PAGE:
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Having read your review on the Spice Route I do think you are being a little unfair. You seem to be comparing it with usual so-called Indian Restaurants around the town who all seem to serve the usual formula heat graded Euro-Asian food, with normally the main ingredient and amount of chilli and a few additions which barely distinguish one dish from another. These "Indian" restaurants are normally not Indian at all but owned and staffed by Bangladeshis usually from the Sylhet Region of that country, however they do seem to have captured the imagination of the UK with their spicy food and so called curries for which is a success story in itself, and not to be underestimated. Unfortunately when reporting on the Spice Route you are not comparing on a level playing field as the restaurant has gone all out to cook authentic Indian regional food, a task that very few restaurants have achieved outside of London. Not all Indian food is served in a thick spicy gravy and certainly the main ingredients taste is not usually masked by over generous spices but does differentiate one dish from another by different combinations of spices, something the standard curry house as we know it cannot do when using a general masala gravy which is used in almost every dish, but that is why it can produce a menu that appears very extensive.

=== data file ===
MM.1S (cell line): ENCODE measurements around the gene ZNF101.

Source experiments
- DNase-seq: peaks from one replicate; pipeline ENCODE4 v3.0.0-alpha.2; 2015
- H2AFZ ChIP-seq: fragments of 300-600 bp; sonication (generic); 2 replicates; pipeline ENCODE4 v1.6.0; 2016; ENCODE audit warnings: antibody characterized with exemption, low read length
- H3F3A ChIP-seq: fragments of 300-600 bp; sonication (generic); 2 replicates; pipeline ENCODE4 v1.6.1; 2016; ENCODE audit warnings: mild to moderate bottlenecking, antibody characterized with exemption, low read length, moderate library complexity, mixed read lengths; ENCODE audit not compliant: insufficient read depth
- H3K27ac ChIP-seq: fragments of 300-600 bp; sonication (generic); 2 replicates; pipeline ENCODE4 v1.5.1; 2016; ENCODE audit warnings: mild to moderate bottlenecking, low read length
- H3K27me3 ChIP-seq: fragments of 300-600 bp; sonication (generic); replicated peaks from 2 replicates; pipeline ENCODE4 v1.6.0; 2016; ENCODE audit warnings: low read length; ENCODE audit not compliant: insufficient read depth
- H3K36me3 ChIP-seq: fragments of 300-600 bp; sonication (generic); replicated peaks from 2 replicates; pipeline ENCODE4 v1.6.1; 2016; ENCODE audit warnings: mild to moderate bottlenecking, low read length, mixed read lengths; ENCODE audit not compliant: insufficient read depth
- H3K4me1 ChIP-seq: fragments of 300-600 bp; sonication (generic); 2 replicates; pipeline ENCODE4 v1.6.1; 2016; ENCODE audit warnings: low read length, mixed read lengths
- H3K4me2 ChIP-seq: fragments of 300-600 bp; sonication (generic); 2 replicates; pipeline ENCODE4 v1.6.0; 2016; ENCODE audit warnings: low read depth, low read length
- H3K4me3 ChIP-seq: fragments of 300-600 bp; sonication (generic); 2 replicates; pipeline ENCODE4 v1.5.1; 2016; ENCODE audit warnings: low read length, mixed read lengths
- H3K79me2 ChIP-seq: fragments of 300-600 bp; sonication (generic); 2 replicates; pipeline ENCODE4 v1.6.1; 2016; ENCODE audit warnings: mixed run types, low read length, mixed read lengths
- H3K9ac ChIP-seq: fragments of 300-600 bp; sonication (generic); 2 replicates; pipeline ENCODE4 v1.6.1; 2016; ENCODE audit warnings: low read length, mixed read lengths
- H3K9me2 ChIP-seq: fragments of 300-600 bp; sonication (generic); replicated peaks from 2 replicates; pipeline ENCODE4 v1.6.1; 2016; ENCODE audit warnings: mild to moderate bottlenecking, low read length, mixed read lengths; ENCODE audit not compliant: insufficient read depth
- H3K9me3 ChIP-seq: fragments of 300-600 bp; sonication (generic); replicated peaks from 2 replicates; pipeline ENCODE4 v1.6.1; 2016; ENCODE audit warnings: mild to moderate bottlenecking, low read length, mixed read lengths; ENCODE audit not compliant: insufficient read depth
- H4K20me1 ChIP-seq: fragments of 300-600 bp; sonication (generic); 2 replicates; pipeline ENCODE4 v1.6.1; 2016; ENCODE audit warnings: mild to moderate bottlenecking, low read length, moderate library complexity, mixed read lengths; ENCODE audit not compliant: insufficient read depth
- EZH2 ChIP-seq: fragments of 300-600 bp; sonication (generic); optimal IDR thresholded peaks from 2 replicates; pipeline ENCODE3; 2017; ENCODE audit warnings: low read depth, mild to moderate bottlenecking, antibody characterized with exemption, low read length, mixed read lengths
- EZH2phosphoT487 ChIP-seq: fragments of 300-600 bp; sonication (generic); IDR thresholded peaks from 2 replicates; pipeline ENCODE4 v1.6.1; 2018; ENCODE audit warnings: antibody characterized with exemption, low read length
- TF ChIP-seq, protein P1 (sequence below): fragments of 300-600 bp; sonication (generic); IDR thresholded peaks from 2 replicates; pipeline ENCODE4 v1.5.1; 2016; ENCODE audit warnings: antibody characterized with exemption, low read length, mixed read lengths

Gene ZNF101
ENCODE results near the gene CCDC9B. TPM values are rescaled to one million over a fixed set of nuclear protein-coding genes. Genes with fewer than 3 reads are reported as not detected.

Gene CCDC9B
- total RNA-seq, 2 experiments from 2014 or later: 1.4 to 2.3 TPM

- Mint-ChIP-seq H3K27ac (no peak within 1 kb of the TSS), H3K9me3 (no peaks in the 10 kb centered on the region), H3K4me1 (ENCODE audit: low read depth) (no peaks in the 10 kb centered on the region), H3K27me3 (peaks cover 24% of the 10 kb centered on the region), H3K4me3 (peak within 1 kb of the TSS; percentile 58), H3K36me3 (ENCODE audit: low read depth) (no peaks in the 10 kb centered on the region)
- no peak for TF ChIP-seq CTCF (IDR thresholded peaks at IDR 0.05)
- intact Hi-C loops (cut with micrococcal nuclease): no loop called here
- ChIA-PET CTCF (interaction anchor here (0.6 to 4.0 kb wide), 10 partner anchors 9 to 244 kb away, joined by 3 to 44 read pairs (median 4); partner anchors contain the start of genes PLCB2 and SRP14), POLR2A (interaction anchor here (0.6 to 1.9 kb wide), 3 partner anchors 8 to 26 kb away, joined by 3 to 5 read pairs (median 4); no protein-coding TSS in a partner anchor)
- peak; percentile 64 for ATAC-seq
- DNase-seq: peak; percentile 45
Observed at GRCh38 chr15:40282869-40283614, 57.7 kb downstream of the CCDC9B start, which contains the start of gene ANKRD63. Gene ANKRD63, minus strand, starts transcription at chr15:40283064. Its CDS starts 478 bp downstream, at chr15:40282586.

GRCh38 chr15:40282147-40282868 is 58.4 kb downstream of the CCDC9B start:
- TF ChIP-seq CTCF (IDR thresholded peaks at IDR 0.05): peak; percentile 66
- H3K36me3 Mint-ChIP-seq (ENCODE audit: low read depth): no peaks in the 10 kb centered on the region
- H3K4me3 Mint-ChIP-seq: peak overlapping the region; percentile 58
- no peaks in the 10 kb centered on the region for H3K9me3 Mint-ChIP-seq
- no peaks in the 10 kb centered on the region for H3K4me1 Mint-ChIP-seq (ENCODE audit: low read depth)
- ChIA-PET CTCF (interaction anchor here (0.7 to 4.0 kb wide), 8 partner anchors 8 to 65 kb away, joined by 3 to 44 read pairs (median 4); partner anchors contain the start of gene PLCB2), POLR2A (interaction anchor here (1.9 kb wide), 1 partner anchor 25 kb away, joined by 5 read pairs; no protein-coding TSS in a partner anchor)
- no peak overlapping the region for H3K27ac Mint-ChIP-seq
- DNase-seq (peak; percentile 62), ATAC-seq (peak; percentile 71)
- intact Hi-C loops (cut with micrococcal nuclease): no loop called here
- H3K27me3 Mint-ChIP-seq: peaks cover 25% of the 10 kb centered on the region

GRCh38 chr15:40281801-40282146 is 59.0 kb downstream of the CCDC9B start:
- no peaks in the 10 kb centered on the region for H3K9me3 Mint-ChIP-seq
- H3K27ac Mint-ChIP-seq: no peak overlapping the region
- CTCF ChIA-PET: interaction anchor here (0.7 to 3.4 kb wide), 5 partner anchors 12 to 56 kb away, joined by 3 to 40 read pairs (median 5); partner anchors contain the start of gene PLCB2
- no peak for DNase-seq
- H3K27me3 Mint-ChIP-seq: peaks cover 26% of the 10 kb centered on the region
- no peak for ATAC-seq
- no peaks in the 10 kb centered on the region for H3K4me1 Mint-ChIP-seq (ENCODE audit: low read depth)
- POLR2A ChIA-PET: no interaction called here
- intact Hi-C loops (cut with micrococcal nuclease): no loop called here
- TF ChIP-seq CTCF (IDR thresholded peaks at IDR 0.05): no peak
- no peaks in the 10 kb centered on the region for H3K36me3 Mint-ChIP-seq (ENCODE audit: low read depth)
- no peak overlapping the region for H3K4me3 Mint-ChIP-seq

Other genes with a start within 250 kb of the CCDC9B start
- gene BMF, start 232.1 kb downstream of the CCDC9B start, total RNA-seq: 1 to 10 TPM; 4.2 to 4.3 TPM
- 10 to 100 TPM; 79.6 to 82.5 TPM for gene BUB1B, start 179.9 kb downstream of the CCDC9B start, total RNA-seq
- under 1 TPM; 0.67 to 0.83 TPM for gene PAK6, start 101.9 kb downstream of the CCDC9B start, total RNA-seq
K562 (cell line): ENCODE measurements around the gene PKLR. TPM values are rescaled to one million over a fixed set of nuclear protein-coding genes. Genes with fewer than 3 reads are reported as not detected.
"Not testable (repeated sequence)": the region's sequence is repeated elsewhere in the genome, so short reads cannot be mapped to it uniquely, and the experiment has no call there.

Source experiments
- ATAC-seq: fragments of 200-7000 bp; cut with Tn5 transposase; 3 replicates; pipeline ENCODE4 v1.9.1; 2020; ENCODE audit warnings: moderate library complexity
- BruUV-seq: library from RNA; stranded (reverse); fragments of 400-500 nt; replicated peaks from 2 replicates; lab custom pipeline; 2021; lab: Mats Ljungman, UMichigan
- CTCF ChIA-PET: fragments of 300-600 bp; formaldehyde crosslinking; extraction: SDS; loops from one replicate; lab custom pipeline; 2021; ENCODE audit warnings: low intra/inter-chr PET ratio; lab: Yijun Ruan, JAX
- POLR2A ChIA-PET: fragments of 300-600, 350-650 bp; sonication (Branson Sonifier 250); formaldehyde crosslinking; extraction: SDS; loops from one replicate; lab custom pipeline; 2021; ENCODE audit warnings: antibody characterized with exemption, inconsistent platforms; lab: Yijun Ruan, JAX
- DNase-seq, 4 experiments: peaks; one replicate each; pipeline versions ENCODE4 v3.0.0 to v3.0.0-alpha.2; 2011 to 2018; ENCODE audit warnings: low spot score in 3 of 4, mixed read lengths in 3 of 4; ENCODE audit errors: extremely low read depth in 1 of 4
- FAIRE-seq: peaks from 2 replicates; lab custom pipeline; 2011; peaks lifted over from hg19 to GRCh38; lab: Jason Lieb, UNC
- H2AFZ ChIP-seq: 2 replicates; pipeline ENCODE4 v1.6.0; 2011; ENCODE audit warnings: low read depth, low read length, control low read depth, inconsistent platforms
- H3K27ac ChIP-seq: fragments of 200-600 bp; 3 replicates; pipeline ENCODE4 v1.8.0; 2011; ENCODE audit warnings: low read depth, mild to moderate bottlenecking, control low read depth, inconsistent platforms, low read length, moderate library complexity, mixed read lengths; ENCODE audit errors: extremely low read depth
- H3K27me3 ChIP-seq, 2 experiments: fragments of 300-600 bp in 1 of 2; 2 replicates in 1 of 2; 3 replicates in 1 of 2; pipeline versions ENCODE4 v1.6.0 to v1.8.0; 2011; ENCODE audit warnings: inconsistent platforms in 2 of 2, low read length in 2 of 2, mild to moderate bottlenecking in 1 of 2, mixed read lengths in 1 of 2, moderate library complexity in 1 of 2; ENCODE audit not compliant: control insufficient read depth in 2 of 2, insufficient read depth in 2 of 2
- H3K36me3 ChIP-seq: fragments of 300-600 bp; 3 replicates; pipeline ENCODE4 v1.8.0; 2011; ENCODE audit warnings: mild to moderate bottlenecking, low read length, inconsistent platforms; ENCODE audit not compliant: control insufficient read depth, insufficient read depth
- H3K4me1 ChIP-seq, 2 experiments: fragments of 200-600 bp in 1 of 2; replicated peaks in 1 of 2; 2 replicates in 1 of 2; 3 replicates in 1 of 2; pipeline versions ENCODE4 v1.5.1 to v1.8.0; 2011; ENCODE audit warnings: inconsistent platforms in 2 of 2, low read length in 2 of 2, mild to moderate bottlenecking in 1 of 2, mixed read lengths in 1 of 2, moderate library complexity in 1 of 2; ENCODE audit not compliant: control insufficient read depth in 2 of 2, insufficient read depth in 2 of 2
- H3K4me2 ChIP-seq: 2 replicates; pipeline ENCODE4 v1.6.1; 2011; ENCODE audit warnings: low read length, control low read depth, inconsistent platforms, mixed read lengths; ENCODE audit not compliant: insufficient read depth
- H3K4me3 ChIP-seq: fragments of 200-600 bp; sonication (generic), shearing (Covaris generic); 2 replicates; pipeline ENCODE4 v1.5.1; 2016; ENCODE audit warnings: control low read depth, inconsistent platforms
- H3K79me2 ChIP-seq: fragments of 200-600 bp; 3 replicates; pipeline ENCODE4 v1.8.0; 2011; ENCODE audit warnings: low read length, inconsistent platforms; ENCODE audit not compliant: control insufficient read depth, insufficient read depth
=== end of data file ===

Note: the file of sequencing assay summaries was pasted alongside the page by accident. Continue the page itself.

Whilst you have an advantage over me in respect that you have eaten in the restaurant and I at this stage can only comment on what the Spice Route is trying to achieve. After dining at the Jeera Masala last night we did call into the Spice Route out of curiosity and to pick up a menu and were quite disappointed that we had not dined there in the first place. We were overwhelmed by the enthusiasm of who we think are the owners who know they are introducing something new to Northampton. I personally wish them every success and think they might give the Mem Saab a bit of healthy competition.
I do agree that they have somewhat of an uphill struggle with the location, as the Sol Centre seems to have all the warmth and charm of an un-flushed toilet, but good reputation can overcome this I'm sure. By the way, the reason an onion bhaji was not on the menu was because there is no such item on an Indian menu. It is purely an invention of the trade, cooked albeit with Indian spices and is very similar to a pakora which is Indian more subtlety spiced. I look forward to giving a balanced and informed review when I have dined at THE SPICE ROUTE. Watch this space. My rating for which your page demands is for the concept of which I salute the new owners.
Paul rated this 10 out of 10.